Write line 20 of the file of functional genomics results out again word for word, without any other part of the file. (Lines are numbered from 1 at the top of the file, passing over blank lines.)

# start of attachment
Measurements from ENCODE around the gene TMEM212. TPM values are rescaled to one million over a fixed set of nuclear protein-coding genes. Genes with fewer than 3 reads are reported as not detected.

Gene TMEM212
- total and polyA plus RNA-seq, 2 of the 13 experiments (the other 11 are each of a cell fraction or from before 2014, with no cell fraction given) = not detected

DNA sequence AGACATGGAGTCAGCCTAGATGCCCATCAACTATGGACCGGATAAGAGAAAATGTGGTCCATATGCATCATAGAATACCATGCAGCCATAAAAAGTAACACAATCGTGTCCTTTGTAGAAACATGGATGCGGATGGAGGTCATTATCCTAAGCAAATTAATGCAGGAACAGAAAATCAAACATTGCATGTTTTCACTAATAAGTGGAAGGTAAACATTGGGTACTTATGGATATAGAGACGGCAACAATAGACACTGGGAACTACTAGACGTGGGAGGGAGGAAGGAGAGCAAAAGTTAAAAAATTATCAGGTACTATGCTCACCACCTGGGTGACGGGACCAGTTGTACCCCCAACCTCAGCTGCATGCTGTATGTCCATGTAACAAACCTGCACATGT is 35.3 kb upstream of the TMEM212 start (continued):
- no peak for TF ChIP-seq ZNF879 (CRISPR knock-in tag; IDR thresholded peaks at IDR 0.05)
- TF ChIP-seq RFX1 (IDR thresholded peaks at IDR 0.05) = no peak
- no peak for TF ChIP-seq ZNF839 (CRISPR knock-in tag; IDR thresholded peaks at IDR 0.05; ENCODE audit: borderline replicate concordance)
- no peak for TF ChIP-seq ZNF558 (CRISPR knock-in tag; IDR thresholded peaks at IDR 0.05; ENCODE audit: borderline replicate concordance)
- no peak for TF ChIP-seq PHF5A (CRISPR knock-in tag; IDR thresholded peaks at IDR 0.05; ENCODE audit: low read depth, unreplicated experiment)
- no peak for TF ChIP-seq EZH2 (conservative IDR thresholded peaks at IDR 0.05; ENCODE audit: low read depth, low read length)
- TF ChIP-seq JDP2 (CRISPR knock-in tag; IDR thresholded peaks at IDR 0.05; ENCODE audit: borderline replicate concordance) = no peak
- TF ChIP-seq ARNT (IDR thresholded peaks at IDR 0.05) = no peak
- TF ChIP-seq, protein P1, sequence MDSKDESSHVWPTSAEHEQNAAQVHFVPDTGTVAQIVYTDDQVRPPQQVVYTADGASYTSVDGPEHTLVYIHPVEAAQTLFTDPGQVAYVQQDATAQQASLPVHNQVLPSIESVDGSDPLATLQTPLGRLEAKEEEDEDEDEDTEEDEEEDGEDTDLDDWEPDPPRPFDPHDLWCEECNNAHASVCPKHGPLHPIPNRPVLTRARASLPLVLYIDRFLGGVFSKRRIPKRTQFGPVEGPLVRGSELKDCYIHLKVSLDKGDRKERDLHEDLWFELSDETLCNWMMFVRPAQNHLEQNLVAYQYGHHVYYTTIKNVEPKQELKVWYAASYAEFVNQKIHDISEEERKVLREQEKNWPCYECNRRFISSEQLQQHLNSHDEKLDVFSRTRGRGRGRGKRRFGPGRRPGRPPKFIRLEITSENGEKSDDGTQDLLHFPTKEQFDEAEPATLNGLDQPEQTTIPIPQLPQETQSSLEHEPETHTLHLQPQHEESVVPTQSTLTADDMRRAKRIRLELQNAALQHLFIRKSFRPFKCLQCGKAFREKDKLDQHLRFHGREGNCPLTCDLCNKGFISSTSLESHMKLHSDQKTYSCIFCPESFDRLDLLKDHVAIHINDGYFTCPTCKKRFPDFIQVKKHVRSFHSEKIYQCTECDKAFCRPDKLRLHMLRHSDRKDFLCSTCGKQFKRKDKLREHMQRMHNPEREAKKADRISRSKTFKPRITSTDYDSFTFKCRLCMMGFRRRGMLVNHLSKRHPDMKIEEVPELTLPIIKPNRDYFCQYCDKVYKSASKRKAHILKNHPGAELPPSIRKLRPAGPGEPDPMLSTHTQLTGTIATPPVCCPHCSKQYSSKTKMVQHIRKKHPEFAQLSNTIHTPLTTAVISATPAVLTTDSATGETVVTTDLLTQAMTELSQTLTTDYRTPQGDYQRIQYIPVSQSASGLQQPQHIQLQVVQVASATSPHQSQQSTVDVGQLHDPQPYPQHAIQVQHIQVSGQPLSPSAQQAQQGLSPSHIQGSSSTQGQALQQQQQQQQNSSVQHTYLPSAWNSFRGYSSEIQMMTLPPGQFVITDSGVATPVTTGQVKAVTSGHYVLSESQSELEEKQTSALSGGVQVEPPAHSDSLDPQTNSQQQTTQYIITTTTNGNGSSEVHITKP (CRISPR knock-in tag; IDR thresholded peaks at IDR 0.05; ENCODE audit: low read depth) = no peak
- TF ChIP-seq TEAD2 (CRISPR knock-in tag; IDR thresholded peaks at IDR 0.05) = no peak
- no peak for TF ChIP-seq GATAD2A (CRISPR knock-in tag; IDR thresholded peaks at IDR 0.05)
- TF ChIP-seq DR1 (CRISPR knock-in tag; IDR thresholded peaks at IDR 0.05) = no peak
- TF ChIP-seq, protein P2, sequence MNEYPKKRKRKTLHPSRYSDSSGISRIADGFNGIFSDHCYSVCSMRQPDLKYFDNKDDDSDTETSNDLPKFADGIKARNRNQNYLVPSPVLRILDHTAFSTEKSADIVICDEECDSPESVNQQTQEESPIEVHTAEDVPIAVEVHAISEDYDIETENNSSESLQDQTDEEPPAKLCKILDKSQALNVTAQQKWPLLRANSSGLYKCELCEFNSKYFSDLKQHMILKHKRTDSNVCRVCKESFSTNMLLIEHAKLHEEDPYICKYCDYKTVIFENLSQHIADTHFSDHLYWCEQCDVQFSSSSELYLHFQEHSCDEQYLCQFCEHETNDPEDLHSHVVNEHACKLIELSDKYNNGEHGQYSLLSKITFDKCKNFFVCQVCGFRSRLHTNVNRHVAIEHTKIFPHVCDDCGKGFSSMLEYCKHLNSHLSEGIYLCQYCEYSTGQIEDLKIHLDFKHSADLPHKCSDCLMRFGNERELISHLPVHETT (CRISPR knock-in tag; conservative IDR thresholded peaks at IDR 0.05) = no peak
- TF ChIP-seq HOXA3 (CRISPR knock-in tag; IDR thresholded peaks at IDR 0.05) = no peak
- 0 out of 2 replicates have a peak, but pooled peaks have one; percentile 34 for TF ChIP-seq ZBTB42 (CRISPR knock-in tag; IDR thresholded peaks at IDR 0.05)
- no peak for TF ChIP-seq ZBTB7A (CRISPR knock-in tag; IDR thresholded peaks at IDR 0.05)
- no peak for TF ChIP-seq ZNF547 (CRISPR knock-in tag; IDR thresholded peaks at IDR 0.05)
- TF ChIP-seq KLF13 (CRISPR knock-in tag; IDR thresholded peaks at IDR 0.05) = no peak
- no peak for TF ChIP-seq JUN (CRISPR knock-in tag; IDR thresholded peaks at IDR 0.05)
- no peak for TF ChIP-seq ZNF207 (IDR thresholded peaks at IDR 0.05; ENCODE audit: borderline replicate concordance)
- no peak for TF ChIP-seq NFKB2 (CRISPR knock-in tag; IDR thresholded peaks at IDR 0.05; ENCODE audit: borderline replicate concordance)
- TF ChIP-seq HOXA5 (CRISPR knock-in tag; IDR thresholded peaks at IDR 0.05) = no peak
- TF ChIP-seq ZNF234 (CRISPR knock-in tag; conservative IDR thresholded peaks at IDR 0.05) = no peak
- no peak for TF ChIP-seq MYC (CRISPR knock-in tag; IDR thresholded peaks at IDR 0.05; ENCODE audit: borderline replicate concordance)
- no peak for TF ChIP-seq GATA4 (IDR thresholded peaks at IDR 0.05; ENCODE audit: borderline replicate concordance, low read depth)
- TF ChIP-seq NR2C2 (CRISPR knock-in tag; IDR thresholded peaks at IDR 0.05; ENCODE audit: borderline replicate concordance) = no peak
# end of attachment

- no peak for TF ChIP-seq ZBTB7A (CRISPR knock-in tag; IDR thresholded peaks at IDR 0.05)